Shannon, Michelle, and I at the finish (Vuvuzela in hand)!

We grabbed some of the post race food before heading toward the car and lane stadium to grab some finisher photos!
Michelle and I infront of Lane Stadium.

Cindy, Marvin, and Michelle.

Overall, the race was an excellent first annual event that has tremendous potential to be a "must-do sell out" type of race.  That being said, there are a few things in my opinion that need to change for us to consider doing it again next year.

  1. Michelle and I both agree, and most of the folks that we talked to after the race, that the BIGGEST missed opportunity was lack of coordination with the Blacksburg Brew Do, a craft beer festival at the First & Main Shopping District.  The Brew Do was held on Saturday, and perhaps James and the organizers wanted to stay away from associating with a beer festival but scheduling the race the day after certainly prevented folks from attending one or the other.  I would like to see a partnership where participating in the race gets you free entry into the festival or coordinate the finish into the festival.  At a very minimum, schedule the events the same day so that folks are not forced to choose between one or the other.  Perhaps it will convince even more folks to participate.  I think it's also important to note the constraints the football season places on the scheduling of the race, which means the weekend the race falls on will likely fluctuate as a result.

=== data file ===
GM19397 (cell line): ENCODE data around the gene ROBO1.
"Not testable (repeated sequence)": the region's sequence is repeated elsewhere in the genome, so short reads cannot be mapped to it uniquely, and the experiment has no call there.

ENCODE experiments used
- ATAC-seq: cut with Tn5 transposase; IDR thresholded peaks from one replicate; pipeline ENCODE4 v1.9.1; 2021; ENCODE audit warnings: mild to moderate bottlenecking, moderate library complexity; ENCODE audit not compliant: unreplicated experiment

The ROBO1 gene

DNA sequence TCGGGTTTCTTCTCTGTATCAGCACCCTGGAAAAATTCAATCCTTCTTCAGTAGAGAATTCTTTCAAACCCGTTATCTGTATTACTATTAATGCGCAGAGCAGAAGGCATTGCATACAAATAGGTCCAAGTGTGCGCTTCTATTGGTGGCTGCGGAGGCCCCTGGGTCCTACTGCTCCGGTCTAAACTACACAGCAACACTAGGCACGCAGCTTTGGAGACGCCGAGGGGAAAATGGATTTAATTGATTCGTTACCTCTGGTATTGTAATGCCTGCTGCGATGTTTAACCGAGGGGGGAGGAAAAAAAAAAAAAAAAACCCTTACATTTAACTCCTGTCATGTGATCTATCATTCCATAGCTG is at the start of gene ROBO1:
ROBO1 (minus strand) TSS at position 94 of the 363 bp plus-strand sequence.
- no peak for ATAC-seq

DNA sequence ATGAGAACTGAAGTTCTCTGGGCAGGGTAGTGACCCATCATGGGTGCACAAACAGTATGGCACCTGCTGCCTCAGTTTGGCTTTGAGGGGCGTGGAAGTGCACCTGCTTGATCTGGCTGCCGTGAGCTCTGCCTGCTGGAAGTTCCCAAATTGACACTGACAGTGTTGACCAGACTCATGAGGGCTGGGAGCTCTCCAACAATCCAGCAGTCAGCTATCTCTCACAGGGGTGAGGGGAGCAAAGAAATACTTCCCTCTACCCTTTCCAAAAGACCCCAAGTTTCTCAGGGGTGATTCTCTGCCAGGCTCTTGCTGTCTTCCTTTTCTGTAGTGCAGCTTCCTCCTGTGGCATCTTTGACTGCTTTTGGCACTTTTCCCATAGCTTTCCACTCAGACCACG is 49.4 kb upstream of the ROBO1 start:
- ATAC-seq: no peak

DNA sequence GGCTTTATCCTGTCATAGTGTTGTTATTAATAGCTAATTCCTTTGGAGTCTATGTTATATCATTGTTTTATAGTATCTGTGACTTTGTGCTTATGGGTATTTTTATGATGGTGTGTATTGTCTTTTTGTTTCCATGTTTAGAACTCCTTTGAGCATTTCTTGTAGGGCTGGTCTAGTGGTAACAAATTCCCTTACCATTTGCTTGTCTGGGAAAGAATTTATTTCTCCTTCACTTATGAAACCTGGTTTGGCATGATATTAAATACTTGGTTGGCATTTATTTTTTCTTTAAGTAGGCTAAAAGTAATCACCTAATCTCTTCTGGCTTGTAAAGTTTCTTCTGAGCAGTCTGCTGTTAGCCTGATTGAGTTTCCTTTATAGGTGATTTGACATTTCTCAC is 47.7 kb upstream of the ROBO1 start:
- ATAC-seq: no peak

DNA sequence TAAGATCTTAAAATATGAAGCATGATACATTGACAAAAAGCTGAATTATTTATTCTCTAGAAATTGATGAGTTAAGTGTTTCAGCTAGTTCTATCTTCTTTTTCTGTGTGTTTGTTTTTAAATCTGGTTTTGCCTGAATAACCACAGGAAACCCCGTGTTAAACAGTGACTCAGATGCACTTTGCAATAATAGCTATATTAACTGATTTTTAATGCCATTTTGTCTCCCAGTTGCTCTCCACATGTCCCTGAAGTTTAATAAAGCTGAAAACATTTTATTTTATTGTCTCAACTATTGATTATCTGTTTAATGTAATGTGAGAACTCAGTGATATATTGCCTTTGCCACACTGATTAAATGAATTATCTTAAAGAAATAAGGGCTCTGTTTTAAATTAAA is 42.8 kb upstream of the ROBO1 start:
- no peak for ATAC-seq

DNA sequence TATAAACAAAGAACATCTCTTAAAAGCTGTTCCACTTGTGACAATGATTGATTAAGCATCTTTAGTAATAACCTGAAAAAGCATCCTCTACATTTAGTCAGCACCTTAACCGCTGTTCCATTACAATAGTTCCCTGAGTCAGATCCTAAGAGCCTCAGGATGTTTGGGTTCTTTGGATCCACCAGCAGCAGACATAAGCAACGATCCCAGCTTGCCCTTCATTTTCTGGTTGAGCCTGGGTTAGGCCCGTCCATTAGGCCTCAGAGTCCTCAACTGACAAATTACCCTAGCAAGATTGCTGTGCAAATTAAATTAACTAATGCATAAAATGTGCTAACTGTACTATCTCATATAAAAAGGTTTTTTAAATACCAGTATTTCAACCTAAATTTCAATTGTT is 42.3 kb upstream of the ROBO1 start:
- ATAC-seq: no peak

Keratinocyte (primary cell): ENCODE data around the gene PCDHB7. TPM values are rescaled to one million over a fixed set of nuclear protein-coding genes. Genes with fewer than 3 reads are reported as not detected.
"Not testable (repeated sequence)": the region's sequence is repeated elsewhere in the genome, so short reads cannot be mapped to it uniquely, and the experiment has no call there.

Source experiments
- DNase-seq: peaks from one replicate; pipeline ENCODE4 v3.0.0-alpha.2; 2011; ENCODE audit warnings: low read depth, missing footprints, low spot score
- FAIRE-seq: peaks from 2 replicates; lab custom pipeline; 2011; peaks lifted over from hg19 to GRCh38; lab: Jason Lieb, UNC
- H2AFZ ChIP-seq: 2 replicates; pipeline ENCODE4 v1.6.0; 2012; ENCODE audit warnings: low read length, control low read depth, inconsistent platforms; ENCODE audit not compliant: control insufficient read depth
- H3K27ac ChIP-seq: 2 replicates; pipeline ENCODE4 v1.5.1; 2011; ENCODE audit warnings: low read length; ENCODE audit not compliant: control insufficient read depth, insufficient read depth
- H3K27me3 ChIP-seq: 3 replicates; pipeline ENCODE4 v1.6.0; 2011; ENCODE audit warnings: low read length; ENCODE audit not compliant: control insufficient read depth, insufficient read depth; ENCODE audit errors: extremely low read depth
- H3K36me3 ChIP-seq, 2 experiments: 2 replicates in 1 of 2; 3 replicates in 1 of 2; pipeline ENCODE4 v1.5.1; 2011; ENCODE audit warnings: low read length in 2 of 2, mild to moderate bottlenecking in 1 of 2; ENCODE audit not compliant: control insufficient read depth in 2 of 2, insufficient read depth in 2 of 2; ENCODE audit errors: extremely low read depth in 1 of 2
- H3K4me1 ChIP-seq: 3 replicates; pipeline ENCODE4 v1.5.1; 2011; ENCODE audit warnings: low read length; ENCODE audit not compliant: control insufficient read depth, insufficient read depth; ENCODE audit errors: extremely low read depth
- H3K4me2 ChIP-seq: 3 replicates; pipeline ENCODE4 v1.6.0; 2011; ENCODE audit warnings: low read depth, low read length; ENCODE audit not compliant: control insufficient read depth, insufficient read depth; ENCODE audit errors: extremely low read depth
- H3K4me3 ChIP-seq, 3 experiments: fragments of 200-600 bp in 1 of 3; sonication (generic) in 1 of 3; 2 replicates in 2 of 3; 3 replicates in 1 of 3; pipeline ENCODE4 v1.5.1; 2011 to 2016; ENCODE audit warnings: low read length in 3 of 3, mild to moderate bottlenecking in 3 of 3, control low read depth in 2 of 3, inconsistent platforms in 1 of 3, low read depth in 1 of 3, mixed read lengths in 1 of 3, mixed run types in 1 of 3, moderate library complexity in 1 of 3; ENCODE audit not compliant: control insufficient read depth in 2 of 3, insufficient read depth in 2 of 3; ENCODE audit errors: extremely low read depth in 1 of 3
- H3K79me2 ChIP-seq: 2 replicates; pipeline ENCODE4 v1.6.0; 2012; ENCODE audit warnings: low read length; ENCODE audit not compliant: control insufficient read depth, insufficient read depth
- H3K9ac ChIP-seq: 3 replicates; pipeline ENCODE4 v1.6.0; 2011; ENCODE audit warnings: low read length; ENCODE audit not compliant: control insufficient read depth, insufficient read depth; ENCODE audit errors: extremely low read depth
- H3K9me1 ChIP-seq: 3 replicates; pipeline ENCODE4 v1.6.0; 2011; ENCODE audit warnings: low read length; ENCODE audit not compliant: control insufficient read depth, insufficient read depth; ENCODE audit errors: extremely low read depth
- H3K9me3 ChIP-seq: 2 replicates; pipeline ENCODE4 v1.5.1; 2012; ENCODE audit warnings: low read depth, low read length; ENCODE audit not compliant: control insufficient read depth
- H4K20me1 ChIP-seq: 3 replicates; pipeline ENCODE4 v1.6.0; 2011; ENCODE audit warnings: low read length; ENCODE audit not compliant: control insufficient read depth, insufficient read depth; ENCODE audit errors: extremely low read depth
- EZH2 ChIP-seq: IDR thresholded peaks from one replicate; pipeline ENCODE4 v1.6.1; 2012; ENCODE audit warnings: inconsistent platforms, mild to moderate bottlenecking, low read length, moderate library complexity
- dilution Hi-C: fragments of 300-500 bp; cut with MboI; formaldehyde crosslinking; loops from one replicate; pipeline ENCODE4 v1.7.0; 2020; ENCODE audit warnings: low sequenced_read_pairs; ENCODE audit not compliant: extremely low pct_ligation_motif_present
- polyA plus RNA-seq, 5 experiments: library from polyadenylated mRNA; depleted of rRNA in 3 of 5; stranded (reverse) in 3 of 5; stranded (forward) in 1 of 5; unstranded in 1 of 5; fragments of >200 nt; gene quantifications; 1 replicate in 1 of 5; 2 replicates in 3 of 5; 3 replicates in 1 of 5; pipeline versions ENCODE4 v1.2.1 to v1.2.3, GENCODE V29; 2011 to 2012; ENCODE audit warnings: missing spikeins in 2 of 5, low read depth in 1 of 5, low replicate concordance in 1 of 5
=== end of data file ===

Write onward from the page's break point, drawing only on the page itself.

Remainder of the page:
2. The course leaves something to be desired - I think James and the folks at Runabout did a great job for a first annual event but considering how often Main Street is shut down for festivals in Blacksburg (Steppin' Out, Summer Solstice, etc.) I don't see why something similar could not have been arranged.  It really comes down to establishing a course that is memorable and promotes a sense of community where non-particpants are inclined to come out and cheer on the runners.  Additionally, the parking location for spectators and shuttle arrangement left folks stuck on buses and missing their friends' finish.
  3. Registration cost was too high for early registrants and compared to other comparable races - The lowest registration cost for a runner was $80, which is on par with a registration fee of early registrants for a full marathon.  I think it comes down to establishing expectations.  Personally, I would expect to pay in the neighborhood of $50 to $65 for a small town, and first annual, half marathon.  By charging $80, for me at least, Runabout sports set the expectations very high and while I was happy with the event I could've done without two-shirts and a $15 finishers medal.  Yeah, it's neat but it should be an option to reduce cost for participants who aren't really interested in all of the extras.